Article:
Problem
You'd like to generate a bestfit straight line for a set of data.
Solution
Use Excel's chart trendline feature to perform a linear curve fit of your data. Plot your data using an XY scatter chart (see Chapter 4). Once your chart has been created, rightclick on the data series and select Add Trendline from the popup menu.
Discussion
Linear curve fits are easily generated using the trendline feature built into Excel's XY scatter chart. Once you've plotted your data using an XY scatter chart, you can generate a trendline that will be displayed on your chart, superimposed over your data. You can also include the resulting equation for the bestfit line on your chart.
Consider the data shown in Table 81. This data represents experimentally obtained angular deflections of an angular spring resulting from prescribed applied torques.
Applied torque 
Measured deflection 

(Nm) 
(degrees) 
1.993 
1.547 
1.411 
1.178 
1.440 
1.167 
0.443 
0.318 
0.428 
0.416 
0.444 
0.327 
0.016 
0.035 
0.013 
0.032 
0.049 
0.036 
0.830 
0.762 
0.854 
0.687 
0.851 
0.698 
1.730 
1.412 
1.703 
1.399 
1.698 
1.419 
2.044 
1.675 
2.063 
1.624 
2.034 
1.627 
This data should exhibit a linear trend when plotted. (Assuming the spring obeys Hooke's law.) Indeed this is the case, as is revealed by plotting this data on an XY scatter chart. Once that chart has been created, rightclick on the data series and select Add Trendline from the popup menu. This will open the Add Trendline dialog box shown in Figure 81.

Select the Linear Trend/Regression type as shown. Before pressing OK, click the Options tab (see Figure 82).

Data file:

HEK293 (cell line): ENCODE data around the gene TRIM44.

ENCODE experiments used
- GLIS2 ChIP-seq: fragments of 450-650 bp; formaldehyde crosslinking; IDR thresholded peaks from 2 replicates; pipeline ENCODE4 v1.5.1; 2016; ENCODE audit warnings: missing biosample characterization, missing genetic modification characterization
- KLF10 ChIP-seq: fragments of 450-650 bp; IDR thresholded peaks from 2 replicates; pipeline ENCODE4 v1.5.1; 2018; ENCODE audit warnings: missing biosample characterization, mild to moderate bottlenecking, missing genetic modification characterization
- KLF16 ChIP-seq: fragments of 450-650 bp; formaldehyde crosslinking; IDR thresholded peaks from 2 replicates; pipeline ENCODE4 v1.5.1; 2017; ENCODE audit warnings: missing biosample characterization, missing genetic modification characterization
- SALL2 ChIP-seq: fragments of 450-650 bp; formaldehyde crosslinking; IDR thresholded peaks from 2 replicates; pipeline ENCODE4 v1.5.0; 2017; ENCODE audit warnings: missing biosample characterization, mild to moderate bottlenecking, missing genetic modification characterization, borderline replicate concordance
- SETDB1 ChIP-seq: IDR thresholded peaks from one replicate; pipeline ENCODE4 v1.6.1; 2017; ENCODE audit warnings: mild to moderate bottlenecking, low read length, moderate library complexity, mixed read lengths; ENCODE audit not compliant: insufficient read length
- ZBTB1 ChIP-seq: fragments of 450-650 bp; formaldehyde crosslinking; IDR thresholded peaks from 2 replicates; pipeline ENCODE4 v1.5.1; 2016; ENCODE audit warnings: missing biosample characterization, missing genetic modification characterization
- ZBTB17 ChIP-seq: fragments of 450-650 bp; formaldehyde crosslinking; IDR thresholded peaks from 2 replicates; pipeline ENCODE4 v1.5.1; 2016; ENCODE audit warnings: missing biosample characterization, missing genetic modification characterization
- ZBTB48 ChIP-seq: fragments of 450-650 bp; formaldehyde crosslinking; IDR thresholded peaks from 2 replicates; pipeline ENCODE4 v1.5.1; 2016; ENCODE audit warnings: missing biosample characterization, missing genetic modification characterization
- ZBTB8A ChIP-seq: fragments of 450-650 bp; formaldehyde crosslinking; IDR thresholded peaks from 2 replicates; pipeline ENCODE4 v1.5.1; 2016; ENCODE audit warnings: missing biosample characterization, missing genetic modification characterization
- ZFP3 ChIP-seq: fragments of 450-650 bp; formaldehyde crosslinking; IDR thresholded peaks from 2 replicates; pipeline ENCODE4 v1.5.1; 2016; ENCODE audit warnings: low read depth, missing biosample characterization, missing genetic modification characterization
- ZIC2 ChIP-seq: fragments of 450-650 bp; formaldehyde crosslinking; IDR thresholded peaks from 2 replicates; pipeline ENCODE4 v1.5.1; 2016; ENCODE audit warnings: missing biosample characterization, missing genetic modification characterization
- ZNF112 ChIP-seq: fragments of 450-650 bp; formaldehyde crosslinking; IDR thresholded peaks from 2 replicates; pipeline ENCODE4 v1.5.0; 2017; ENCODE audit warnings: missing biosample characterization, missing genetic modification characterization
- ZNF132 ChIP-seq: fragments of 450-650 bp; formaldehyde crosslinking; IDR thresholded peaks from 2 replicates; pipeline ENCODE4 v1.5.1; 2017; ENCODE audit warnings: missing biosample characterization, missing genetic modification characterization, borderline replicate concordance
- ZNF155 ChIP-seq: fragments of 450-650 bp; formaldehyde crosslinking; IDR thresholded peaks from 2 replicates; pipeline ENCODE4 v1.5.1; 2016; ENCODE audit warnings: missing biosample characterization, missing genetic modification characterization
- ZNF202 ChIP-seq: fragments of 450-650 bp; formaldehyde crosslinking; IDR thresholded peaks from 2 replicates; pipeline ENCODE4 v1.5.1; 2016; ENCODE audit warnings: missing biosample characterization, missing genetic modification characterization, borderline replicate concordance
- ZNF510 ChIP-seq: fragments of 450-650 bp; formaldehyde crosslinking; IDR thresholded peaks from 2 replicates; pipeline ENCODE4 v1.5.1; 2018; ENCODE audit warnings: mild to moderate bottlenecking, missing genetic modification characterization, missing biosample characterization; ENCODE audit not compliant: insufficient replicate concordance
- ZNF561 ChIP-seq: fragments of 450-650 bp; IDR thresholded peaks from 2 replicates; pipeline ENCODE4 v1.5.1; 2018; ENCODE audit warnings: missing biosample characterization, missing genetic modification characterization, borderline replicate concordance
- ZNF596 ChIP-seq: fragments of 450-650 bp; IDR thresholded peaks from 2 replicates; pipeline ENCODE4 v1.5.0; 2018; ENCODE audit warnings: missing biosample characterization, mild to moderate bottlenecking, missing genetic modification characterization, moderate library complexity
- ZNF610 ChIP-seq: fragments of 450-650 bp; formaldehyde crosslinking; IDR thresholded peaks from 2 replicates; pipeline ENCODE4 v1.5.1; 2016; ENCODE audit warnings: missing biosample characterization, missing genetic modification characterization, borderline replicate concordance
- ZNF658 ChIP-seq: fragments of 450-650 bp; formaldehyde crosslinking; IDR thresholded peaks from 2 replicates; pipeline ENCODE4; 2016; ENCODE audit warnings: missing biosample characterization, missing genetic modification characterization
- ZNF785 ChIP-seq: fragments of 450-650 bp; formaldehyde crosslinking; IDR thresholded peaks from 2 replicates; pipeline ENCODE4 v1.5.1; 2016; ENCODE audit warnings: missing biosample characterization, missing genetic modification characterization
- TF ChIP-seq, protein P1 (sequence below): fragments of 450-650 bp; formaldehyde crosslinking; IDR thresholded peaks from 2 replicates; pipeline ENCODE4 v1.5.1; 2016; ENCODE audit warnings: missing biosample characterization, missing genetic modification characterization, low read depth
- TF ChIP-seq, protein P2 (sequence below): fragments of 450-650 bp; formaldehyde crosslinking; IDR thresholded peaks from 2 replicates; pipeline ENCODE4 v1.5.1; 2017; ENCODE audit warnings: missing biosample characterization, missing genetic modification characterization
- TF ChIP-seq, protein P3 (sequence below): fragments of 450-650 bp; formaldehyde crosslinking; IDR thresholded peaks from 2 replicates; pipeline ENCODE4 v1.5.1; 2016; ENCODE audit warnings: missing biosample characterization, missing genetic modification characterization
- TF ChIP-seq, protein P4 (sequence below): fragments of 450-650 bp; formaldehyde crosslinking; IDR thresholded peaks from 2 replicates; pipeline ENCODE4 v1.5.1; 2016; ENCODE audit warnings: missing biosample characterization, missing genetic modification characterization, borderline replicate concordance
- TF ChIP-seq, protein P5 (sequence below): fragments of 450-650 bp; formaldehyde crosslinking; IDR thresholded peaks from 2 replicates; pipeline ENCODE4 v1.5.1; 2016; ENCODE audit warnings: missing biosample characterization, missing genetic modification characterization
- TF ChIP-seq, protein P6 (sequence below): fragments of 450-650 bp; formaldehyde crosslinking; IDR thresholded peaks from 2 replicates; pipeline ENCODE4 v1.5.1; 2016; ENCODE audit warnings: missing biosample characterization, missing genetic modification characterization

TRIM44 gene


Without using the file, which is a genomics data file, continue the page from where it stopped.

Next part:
Select "Display equation on chart" and "Display Rsquared value on chart." The former will display the resulting bestfit equation on your chart, while the latter will also include the Rsquared value, allowing you to assess the goodness of the fit (see Recipe 8.7). Press OK to go back to your chart and see the resulting trendline.
Figure 81. Add Trendline dialog box
Figure 82. Add Trendline Options tab
Figure 83 shows the resulting bestfit line for the example data contained in Table 81. The bestfit line is shown as the dashed line in Figure 83. The original data points are shown as dots. Clearly the data follows a straight line trend very well.
Figure 83. Linear fit

The equation for the bestfit line is displayed in the upperright of the chart. The Rsquared value for the trendline is very close to 1, indicating a good fit.

In practice, you could use the slope from this bestfit line to estimate the spring constant for the spring being tested. You have to be careful with units here, because we've plotted deflection versus torque, resulting in units for the slope of degrees per Nm.
In reality, you'd probably want the reciprocal of this value, to yield a slope with units of Nm per degree, following the standard units for spring constants. You can force your bestfit line to go through the origin by specifying the intercept on the Options tab of the Add Trendline dialog box (see Figure 82). Perhaps a better approach would be to plot the angular deflections on the horizontal axis with the torque data on the vertical axis, and then fit a line through the points.

See Also
See Chapter 4 for recipes covering creating and manipulating charts in Excel. Take a look at Recipe 8.7 to learn more about the Rsquared value of trendlines. Also, check out the other recipes in this chapter to learn about alternative methods of performing linear curve fitting.
Using Excel
Getting Acquainted with Visual Basic for Applications
Collecting and Cleaning Up Data
Charting
Statistical Analysis
Time Series Analysis
Mathematical Functions
Curve Fitting and Regression
Solving Equations
Numerical Integration and Differentiation
Solving Ordinary Differential Equations
Solving Partial Differential Equations
Performing Optimization Analyses in Excel
Introduction to Financial Calculations
Index